Your source folder is usually located in
C:\Program Files (x86)\Embarcadero\Studio\19.0
but it might be different depending on your installation. I usually Pin it to Quick Access, which makes it easy to access since I find I’m there a lot.

Source Folder

Windows Search and Indexing Options

The next thing to do is configure your Indexing Options. This is what makes it quick to search for files you need. You can find Indexing Options in Control Panel, or just runcontrol.exe srchadmin.dll.

control.exe srchadmin.dll

There are two steps to get the most out of Windows search for your source code. The first is you need to activate Windows search for the file extensions you want, and the second it to tell it to index your folders.

Indexing Options

To add PAS files to indexing click Advanced and go to File Types. You can just type PAS in the list of file types and it will find it for you. You don’t need to add a new extension. PAS files are already listed, but just not indexed by default. Just put a check next to it, and change the “How should this file be indexed?” to “Index Properties and File Contents” that will index all the text contents of the file

Indexing File Types

By default all your user folders are indexed, but Source is in your Program Files folder, so you need to explicitly add it. From the main Indexing Options window click Modify and from there you can add any folder you want to search.

Indexed Locations - Source

It takes a while a while to build and update the index after this change. You just gave it 2,000 more files to index. It has to read all the text out of them, which takes a while. Once it is done then just go to your source folder and use the search box to quickly find the code you are looking for.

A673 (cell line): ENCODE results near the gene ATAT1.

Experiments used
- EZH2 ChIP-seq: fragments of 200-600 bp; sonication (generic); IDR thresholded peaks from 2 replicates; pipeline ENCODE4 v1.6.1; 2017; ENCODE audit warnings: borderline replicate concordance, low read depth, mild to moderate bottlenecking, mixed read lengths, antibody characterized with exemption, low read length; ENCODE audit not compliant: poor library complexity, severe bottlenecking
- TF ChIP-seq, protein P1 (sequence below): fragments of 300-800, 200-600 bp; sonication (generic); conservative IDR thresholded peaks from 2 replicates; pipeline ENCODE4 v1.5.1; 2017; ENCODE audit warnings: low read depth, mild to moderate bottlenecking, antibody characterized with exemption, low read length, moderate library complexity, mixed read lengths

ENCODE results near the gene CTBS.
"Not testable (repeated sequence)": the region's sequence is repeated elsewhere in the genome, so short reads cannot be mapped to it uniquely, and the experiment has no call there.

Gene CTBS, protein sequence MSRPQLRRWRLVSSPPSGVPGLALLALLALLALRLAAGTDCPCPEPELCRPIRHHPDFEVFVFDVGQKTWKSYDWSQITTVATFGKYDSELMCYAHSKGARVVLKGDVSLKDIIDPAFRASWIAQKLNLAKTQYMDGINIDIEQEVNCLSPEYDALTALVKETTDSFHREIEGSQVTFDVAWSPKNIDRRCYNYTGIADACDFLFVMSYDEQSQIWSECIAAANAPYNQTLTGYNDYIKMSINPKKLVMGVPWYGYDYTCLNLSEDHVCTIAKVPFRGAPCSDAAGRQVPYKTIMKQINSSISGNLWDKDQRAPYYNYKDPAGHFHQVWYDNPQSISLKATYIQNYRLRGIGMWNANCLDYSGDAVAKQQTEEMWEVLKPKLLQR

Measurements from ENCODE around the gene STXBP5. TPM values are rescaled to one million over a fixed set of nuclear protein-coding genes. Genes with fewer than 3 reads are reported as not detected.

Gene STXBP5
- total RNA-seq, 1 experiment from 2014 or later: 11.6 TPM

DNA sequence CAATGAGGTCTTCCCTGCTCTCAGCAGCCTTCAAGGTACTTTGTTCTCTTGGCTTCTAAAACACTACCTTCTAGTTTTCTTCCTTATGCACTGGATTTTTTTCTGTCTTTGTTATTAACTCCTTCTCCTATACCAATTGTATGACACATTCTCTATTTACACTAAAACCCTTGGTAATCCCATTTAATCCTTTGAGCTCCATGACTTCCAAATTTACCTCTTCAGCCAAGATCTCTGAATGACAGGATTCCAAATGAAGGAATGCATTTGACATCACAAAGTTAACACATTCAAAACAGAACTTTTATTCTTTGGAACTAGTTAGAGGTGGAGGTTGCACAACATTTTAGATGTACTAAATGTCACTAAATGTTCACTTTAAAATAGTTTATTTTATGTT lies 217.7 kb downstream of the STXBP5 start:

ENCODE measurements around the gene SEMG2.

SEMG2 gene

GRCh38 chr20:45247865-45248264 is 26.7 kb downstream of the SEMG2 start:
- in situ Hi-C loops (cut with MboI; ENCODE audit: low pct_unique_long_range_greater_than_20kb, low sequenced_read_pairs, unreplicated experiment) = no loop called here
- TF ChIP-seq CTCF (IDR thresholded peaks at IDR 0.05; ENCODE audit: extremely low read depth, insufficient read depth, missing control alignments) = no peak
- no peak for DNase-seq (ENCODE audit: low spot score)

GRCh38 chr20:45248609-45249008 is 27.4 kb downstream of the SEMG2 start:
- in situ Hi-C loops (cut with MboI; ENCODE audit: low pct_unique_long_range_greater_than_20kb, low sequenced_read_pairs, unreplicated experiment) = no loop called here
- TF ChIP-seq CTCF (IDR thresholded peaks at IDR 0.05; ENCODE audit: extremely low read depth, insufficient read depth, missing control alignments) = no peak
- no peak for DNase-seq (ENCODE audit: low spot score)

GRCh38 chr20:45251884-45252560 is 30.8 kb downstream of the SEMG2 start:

Search Results

Everything Search

Everything Software IconAnother great tool to use, to search by file name is the Everything desktop search engine by Voidtools. The thing I love about using Everything is it searches all the file names on your system quickly. The difference between it and Windows Search is Everything only searches the file names, but it searches all the file names.

Everything Search

I find I usually remember the name of a file, but not exactly where I left it. This makes Everything indispensable for me.

Using the Source

So how useful is it that Delphi, RAD Studio and C++Builder includes all this source code? What all can you do with it?

  • Finding that function – You know how I said I can remember the name of a file, but not where I put it? I do the same things with classes and functions. I can remember the name of the method or class, but not which unit it is in. Being able to search all of the source instantaneously to find the source file you need is a huge help.
  • Learning – Just reading source isn’t the best way to learn to program, but having access to the source code is a great way to gain a deeper understanding.
  • Debugging – Sometimes your program doesn’t behave the way you expect it to. When all you have is a blackbox then you are unable to figure out what is happening behind the scenes. When you have the source code you can not only see how that method is implemented, but also debug into the source code, using all the great debugger features.